In 1997 the case of FBI whistleblower Dr. Frederic Whitehurst prompted President Clinton to issue an executive order enforcing FBI whistleblower protections. These protections are not perfect, but they have allowed FBI employees to come forward and report civil liberties and civil rights abuses. Currently, the Senate is "hotlining" the Whistleblower Protection Enhancement Act (S. 372), which means it could pass without any public debate or vote. This bill eliminates the protections FBI employees have currently. S. 372 must be fixed now.
TAKE ACTION NOW! Read Fred Whitehurst's letter and urge your Senator to contact the Senate Committee on Homeland Security and Governmental Affairs to ensure S. 372 is fixed!
Why does the FBI want to get rid of protections provided under 5 U.S.C. § 2303?
Under 5 U.S.C § 2303, FBI whistleblowers have the right to independent review of their claim, either by the Office of the Inspector General or the Office of Professional Responsibility.
The following reports are examples of these independent reviews, which have resulting in findings critical of the FBI. It is no wonder they are lobbying aggressively to push S. 372 through the Senate. If S. 372 passes as is, independent IG and OPR investigations like those listed below, will cease to exist:
A Review of the Federal Bureau of Investigation's Use of Exigent Letters and Other Informal Requests for Telephone Records, January 2010
A Review of the FBI's Use of National Security Letters: Assessment of Corrective Actions and Examination of NSL Usage in 2006
A Review of the FBI's Response to John Roberts' Statements on 60 Minutes, February 2003
Double Standards Report
The FBI Laboratory: An Investigation into Laboratory Practices and Alleged Misconduct in Explosives-Related and Other Cases, April 1997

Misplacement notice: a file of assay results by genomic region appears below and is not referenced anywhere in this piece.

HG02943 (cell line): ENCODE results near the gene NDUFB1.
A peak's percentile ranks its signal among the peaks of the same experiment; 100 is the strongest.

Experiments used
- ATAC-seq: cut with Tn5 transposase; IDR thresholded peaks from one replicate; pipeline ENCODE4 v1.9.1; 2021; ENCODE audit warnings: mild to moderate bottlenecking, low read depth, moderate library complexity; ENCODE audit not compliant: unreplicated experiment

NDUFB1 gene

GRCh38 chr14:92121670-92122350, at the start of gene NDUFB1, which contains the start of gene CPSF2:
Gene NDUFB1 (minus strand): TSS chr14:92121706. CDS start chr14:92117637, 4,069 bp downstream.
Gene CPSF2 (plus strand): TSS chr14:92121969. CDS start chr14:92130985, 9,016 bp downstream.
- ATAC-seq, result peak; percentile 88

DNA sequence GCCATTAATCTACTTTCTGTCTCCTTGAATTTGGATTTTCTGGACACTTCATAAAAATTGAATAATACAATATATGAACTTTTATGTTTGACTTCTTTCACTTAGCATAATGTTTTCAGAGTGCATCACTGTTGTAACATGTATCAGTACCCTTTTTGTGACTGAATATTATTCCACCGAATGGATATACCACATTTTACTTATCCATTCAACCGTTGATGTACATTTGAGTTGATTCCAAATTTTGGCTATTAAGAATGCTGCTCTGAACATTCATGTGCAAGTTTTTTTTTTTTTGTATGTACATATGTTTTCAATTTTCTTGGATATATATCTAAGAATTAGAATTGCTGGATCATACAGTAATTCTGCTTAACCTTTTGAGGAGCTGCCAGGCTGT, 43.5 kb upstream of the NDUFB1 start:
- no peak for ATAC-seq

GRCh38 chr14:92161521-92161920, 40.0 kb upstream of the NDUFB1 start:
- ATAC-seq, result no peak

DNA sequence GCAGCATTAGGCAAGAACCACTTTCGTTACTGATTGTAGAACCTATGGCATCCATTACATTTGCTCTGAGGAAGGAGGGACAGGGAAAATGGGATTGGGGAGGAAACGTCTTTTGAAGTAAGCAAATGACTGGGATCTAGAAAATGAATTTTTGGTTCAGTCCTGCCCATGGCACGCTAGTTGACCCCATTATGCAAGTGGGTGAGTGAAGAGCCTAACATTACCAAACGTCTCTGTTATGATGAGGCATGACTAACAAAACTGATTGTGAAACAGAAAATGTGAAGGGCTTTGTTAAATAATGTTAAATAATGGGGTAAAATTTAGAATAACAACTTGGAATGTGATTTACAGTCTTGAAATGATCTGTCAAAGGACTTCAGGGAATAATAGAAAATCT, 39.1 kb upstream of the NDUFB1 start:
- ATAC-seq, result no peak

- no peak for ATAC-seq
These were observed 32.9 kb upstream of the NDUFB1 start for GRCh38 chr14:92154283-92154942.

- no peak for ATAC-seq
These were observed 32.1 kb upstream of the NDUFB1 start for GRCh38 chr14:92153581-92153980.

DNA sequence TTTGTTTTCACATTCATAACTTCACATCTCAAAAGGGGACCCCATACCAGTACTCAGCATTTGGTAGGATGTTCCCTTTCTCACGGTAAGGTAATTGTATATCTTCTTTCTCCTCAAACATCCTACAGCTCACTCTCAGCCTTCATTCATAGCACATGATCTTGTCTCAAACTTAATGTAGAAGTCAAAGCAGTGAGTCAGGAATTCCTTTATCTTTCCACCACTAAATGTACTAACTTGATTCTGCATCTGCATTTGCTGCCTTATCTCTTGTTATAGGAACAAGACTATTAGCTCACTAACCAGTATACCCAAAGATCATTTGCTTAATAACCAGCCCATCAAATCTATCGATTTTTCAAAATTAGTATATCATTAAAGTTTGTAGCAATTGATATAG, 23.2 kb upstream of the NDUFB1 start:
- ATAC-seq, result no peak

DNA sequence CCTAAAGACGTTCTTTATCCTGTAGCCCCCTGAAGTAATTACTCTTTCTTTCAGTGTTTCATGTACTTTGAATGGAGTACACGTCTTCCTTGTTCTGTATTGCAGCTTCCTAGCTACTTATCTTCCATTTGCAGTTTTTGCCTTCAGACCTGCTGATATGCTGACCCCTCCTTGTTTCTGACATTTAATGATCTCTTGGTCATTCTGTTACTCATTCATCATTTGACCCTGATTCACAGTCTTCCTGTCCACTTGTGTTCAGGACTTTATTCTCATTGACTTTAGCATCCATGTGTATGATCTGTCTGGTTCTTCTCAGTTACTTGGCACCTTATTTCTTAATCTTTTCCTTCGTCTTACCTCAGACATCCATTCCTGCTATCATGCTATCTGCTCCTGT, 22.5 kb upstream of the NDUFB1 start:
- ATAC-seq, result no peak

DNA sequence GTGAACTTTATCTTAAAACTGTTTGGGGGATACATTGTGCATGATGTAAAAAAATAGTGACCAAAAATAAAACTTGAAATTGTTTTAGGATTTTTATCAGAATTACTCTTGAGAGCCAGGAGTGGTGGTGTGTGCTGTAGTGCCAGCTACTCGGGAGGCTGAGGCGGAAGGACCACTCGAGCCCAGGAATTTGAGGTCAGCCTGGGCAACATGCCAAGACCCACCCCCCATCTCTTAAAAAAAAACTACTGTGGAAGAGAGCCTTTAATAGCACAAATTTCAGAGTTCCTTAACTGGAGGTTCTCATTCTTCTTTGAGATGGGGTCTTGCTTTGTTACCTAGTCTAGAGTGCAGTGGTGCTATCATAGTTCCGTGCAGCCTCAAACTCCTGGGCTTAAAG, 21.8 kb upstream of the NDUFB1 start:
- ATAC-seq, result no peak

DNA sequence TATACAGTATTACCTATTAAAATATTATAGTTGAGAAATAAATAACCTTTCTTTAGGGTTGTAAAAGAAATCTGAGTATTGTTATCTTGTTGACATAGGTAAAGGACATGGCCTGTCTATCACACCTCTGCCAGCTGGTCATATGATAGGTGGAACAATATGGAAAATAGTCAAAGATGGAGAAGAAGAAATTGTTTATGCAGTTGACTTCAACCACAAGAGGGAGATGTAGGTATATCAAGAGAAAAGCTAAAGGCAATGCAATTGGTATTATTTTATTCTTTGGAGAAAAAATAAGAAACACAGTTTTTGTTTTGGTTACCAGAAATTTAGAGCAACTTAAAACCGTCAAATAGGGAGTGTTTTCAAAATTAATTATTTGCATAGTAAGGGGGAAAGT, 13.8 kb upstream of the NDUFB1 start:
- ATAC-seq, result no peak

The FBI Laboratory One Year Later: A Follow-Up to the Inspector General\'s April 1997 Report on FBI Laboratory Practices and Alleged Misconduct in Explosives-Related and Other Cases, June 1998
For years we have asserted that effective federal employee whistleblower reform requires court access, and that the politically appointed Merit Systems Protection Board (MSPB) fails to effectively protect federal employee whistleblowers. New data obtained under the Freedom of Information Act proves that the watered-down Senate Whistleblower Protection Enhancement Act (S. 372) will not work.
For months, we've been telling you about the dangerous provisions included in the Senate version of the Whistleblower Protection Enhancement Act (S. 372). We have now learned that S. 372 is being "hotlined," a process by which legislation can be passed through unanimous consent, without any debate or a roll-call vote.
As a whistleblower who was simply trying to do my job, I have endured backlash and retaliation from those who wish to hide the truth and cover up fraud. Even when the FBI told me that I had no rights, the National Whistleblowers Center (NWC) stood by me and supported my case. As a result of the NWC's help, my case secured whistleblower protections for all FBI employees. Those hard won protections are now in jeopardy of disappearing as a result of a bill pending in the Senate (S. 372). The NWC, a tireless advocate for whistleblowers like myself, is working hard to help prevent this dangerous rollback of protections and they need your help.
The Senate will be marking up its version of the Whistleblower Protection Enhancement Act of 2009 (S. 372) this Wednesday. Now is the time to contact your Senators and President Obama and ask them to support adding jury trials for all federal employees, including national security employees.
Take Action! Demand Court Access for All Federal Employees!
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